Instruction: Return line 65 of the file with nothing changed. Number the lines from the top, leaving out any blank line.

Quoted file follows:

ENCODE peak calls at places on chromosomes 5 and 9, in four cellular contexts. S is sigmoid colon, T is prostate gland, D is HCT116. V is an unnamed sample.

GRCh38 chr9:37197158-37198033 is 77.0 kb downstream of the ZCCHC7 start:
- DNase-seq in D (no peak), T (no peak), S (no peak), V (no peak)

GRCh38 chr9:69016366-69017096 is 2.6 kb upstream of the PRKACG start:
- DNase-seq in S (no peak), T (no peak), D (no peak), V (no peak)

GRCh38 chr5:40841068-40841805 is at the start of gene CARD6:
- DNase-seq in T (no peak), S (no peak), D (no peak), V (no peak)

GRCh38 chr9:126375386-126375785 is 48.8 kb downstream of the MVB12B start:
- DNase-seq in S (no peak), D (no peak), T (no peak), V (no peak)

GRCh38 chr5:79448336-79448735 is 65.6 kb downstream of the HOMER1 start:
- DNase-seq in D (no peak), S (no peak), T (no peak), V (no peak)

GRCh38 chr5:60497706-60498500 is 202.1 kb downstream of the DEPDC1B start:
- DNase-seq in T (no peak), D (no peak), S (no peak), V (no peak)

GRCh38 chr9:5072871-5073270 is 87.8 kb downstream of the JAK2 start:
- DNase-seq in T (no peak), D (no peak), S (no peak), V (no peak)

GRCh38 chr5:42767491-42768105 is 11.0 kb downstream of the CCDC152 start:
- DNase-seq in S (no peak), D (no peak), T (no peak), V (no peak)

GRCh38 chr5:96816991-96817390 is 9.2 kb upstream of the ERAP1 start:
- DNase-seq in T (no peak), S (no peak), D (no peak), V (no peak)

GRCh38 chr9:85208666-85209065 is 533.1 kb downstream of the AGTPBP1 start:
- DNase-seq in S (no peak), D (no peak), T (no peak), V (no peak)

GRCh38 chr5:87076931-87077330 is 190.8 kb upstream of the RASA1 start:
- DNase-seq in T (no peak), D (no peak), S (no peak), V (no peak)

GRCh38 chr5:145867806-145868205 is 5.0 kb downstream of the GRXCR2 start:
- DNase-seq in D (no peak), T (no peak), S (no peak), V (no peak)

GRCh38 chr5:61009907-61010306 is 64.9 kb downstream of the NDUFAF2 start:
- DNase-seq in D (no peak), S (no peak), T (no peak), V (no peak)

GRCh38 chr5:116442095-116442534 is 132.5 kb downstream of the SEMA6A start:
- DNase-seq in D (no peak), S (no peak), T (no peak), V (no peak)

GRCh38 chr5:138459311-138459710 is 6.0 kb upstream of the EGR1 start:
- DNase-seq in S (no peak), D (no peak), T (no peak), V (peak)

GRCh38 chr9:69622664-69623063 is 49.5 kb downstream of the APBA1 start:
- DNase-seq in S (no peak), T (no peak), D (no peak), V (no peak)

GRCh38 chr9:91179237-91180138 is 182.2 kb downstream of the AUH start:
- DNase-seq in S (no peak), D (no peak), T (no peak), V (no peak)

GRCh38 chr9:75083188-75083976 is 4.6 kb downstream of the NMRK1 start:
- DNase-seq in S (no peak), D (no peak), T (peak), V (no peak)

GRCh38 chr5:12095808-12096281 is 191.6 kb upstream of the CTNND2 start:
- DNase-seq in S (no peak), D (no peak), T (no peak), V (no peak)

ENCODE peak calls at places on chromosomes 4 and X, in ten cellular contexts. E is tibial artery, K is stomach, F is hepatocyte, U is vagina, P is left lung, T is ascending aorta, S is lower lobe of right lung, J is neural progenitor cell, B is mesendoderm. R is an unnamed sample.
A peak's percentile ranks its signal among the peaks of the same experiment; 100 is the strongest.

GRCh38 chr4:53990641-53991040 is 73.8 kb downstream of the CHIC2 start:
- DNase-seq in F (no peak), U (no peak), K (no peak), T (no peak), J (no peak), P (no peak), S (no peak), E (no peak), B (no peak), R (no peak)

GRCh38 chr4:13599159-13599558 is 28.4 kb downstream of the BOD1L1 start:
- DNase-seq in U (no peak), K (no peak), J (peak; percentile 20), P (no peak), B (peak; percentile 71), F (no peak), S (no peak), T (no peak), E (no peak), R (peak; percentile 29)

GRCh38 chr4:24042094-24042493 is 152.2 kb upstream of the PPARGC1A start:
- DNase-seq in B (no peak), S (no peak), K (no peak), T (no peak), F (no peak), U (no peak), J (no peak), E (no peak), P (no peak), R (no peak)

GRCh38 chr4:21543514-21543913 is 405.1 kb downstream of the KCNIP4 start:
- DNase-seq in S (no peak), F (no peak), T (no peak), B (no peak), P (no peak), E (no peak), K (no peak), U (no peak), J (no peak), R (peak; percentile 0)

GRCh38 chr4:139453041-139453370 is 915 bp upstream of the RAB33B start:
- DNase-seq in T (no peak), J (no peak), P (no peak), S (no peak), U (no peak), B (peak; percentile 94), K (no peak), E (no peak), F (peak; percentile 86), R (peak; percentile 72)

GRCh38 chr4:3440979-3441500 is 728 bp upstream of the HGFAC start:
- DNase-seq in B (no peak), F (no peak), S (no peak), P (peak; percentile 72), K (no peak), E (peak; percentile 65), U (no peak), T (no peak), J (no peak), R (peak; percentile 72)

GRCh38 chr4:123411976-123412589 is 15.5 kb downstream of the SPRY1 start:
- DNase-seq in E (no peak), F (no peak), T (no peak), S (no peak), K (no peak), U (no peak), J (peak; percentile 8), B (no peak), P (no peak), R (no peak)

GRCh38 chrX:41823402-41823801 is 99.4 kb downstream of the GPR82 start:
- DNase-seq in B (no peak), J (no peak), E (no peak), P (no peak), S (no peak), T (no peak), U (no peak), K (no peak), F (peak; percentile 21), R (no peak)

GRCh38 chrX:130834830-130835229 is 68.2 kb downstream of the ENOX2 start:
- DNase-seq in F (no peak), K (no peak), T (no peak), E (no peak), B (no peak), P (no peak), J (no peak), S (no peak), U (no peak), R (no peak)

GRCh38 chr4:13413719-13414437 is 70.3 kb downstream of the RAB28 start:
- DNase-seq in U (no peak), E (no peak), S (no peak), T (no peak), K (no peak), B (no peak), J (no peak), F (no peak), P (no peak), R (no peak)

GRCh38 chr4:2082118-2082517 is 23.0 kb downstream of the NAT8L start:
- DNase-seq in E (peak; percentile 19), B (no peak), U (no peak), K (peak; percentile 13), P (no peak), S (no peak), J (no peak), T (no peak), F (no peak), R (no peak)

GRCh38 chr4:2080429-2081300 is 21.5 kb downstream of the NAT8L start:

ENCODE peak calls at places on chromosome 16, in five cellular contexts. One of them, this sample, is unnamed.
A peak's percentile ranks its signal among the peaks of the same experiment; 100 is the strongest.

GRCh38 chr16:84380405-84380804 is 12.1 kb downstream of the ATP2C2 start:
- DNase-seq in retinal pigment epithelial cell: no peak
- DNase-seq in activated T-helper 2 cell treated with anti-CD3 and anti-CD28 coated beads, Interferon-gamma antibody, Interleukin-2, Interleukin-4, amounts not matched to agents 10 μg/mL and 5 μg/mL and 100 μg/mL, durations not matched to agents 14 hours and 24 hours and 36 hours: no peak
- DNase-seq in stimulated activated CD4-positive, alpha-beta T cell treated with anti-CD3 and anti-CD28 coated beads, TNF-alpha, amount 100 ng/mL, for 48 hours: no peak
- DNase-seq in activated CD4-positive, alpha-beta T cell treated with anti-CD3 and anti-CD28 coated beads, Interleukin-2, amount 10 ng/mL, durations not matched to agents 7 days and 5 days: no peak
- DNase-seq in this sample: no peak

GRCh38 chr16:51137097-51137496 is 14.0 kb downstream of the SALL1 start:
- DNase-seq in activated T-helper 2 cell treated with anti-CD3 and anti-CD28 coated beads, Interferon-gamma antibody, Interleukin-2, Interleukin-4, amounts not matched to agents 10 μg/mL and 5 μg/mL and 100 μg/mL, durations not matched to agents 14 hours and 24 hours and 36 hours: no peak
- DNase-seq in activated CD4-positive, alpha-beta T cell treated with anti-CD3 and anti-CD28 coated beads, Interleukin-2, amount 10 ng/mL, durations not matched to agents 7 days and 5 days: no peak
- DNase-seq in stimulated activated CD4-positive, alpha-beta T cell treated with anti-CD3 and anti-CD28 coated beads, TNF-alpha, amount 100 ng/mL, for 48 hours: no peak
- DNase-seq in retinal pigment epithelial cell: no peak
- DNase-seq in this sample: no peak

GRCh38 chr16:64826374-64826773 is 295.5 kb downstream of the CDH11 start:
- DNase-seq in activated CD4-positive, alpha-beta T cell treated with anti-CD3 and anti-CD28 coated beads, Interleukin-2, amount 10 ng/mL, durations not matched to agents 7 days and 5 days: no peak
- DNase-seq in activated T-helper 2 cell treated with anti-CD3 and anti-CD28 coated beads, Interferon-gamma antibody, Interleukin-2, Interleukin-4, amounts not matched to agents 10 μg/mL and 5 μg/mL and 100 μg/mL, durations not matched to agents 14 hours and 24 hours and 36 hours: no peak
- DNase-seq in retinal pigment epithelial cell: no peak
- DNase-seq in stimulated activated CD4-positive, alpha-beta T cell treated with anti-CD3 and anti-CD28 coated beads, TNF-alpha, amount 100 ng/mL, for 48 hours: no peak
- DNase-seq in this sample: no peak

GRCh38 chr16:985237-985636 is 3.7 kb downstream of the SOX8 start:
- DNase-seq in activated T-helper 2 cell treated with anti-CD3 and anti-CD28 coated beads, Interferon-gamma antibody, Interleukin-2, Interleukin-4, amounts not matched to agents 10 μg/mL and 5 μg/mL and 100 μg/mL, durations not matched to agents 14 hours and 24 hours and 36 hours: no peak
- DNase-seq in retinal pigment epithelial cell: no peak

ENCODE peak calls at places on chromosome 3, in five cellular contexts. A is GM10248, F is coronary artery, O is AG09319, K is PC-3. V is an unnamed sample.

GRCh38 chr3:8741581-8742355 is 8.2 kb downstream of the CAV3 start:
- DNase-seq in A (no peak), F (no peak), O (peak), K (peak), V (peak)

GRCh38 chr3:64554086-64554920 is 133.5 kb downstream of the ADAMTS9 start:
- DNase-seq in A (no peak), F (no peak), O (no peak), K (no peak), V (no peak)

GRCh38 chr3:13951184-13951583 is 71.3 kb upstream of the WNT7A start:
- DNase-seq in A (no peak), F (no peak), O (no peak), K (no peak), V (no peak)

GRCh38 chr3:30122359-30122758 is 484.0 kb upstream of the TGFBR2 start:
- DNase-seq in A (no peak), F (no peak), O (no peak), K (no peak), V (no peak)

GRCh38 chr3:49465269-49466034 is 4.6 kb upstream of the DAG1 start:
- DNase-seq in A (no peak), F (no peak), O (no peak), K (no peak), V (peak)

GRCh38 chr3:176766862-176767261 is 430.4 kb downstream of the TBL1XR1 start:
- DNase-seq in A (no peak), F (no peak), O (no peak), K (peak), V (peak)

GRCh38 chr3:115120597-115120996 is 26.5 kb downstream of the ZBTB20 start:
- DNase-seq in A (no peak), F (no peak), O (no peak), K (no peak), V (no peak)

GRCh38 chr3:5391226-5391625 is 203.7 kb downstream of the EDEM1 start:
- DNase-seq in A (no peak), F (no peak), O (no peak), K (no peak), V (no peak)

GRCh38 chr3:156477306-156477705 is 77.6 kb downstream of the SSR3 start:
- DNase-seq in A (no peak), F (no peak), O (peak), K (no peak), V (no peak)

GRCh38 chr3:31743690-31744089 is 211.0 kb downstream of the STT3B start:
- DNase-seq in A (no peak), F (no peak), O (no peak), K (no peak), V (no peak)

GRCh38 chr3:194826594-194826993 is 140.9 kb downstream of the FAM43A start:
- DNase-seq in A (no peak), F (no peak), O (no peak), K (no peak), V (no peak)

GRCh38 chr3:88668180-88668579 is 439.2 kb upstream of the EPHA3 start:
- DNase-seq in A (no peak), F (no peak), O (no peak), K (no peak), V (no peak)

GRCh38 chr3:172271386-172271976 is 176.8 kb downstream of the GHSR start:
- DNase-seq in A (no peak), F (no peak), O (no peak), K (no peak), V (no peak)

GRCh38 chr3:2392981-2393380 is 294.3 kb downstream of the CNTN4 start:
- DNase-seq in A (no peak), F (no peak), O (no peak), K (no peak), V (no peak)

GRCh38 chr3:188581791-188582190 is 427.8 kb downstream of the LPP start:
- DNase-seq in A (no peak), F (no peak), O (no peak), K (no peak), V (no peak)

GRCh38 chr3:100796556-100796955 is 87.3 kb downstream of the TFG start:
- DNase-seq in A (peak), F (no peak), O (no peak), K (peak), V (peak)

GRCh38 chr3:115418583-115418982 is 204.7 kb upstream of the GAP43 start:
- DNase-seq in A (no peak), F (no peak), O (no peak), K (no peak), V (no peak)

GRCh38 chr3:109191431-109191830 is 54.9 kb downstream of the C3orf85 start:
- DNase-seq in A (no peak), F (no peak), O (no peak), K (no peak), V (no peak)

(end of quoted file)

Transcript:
ENCODE peak calls at places on chromosome 16, in five cellular contexts. One of them, this sample, is unnamed.